All's Not Fair at Sinclair
Mark Hyman is right about one thing in his most recent commentary: life is not fair. It’s certainly not fair (to pick an utterly random example) that the owners of a media conglomeration get to use the publicly owned airwaves to foist off their political opinions on their audience at the expense of using this time to better serve particular community needs.
But while life may not be fair, we should expect judges to be.
Hyman disagrees. According to him, judicial fairness is a “fairy tale.” Mocking those who have brought up the issue of fairness in connection with the nomination of John Roberts to the Supreme Court, Hyman says the only real issue should be whether Roberts “follows the Constitution” (invoking that vacuous phrase for the second time in as many days).
It’s odd that Hyman would chastise those who have brought up fairness as an appropriate criterion for a Supreme Court justice. After all, the very first person who brought up fairness in the context of Robert’s nomination was President Bush himself, who said in his remarks announcing the nomination that Roberts “has the qualities Americans expect in a judge: experience, wisdom, fairness and civility." (Of course, like all Bush appointees, the president also says that Roberts has “a good heart.")
Hyman says that there is no mention of “fairness” in the Constitution. He’s right, but only in the most technical of senses. The letters F-A-I-R might never appear together in the document, but the idea they collectively represent is all over the place. What is the equal protection clause of Article XIV if not a statement that the law should be applied fairly to citizens? Indeed, the Constitution in its entirety is a document that lays out what is fair and unfair for the government to do in relationship with the people.
Then there’s the Declaration of Independence with that pesky phrase “all men are created equal.” In fact, the entire Declaration is based on the premise that the British crown was treating American colonists unfairly.
This should serve as a pretty good indicator that fairness was a quality held in high esteem by the Founders. Hyman suggests, however, that “fairness” and “justice” can be at odds. No doubt King George III felt similarly.
Hyman reels off a number of trite examples of how life isn’t fair, but he misses the point. We expect more of the law and those who enforce and interpret it than the caprice of nature and chance. True, justice and fairness are not synonyms, but the American system of justice (as opposed to, say, that practiced by the Taliban) is predicated on a presumption that all people share the same rights under the law. In other words, justice is based on an underlying assumption that people should be treated fairly and equally.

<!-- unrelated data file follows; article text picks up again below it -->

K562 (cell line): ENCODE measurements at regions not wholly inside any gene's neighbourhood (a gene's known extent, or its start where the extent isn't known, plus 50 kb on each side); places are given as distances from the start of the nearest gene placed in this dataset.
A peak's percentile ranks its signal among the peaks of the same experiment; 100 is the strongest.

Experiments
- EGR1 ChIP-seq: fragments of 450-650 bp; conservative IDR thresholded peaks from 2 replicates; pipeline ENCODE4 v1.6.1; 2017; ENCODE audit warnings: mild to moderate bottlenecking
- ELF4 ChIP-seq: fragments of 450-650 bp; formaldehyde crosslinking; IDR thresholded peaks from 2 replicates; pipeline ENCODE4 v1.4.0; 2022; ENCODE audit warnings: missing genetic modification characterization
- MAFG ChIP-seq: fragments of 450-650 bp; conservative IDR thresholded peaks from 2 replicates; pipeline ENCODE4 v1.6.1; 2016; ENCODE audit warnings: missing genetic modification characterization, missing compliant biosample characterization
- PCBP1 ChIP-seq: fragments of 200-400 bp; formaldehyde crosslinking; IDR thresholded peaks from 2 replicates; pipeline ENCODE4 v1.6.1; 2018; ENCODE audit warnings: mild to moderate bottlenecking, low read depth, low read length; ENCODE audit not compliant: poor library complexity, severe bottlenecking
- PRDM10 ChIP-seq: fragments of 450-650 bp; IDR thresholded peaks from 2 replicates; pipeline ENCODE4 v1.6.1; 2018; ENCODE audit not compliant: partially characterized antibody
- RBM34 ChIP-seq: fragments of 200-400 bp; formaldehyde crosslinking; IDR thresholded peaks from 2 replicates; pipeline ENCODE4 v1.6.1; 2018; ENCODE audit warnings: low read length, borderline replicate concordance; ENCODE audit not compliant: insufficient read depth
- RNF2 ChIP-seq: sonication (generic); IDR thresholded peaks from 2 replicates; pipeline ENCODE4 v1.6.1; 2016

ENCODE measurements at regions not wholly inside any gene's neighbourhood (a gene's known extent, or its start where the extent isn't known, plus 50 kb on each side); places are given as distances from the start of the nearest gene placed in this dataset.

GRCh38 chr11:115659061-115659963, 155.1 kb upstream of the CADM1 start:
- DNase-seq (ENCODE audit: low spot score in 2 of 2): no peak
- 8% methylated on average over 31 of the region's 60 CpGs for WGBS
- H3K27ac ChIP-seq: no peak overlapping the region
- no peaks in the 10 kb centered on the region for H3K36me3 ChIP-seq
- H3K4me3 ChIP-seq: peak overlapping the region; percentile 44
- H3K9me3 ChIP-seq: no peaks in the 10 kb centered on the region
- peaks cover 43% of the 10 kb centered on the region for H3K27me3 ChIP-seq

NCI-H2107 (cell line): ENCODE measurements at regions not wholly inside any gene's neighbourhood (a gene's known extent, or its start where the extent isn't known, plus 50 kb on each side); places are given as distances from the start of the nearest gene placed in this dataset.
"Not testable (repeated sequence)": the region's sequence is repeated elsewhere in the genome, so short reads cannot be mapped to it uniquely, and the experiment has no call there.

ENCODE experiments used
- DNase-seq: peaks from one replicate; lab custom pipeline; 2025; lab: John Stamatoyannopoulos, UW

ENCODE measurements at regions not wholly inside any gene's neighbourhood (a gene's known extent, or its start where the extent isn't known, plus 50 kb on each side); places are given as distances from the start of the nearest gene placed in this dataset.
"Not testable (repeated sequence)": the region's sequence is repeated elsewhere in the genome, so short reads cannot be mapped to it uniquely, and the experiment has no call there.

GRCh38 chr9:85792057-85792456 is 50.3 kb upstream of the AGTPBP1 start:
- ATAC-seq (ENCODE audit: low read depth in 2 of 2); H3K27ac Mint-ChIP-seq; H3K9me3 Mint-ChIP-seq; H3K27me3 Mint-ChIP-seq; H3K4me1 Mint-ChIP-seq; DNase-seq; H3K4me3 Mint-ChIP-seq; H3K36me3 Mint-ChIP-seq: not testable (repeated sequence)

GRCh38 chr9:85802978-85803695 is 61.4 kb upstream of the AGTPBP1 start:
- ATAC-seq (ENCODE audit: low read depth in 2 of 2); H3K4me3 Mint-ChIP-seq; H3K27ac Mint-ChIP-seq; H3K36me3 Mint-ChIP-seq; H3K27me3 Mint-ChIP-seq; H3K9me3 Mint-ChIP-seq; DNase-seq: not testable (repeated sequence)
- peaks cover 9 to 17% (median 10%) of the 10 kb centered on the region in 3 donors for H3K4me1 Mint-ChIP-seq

For purposes of illustration, let’s look at a couple of examples of the difference between “fairness” as it applies to life and to the law.
Let’s say that you work a desk job that requires you to pound out text on a computer keyboard for eight hours a day and, because of the ergonomical nightmare that is your workstation, you end up with carpal tunnel syndrome. That’s life being unfair.
But you would expect the law to treat you fairly. For example, you’d probably assume that the Americans With Disabilities Act would cover you, particularly since your disability came from performing your job. That’s the case of the law mandating that people be treated fairly.
But not according to Judge Roberts, who ruled in exactly this sort of case that the ADA did not cover an employee who developed carpal tunnel while on the job.
Or how about this: your junior-high-aged daughter is catching the subway home from school and has some French fries in her backpack. While waiting for the train, she eats one (1) French fry. The local gendarmes, enforcing a “no-eating-in-the-subway” ordinance, handcuff your little girl, take her downtown in the back of a police van, fingerprint her, and leave her in shackles until you come to pick her up. The fact that your daughter was caught eating a single French fry when thousands of people probably eat full meals in the train station without being seen by the authorities is a case of life being unfair.
But there’s also the issue of fairness as it applies to the enforcement of the law. In a similar situation, an adult caught munching on a French fry would simply be issued a citation. Certainly the courts should step in and correct this overzealous action against your daughter, telling authorities that they have no right to treat your girl like a murderer when an adult would only get a ticket, right?
Not according to Judge Roberts. He ruled that because the teenage girl wasn’t an adult, the authorities were completely within their rights to shackle her for felonious French fry eating.
My guess is that most Americans would agree that fair application of the law is an important quality for a judge to have. “Fairness” bothers Hyman, however, because it raises the specter of certain groups of people he doesn’t care for demanding the same rights that he enjoys (an attitude he gives away in his use of the phrase “protected groups”).
I’m tempted to draw an analogy between this attitude and those of public figures of the past who said the law didn’t need to treat African Americans or women fairly because life itself wasn’t fair (after all, they were born with darker skin and/or with two X chromosomes) and it wasn’t the business of the law to undo these perceived inequities.
I’m tempted to draw this analogy between Hyman and the racist and misogynist thinking his train of thought parallels, but I won’t. It wouldn’t be fair.
And that’s The Counterpoint.
Hyman Index: 2.56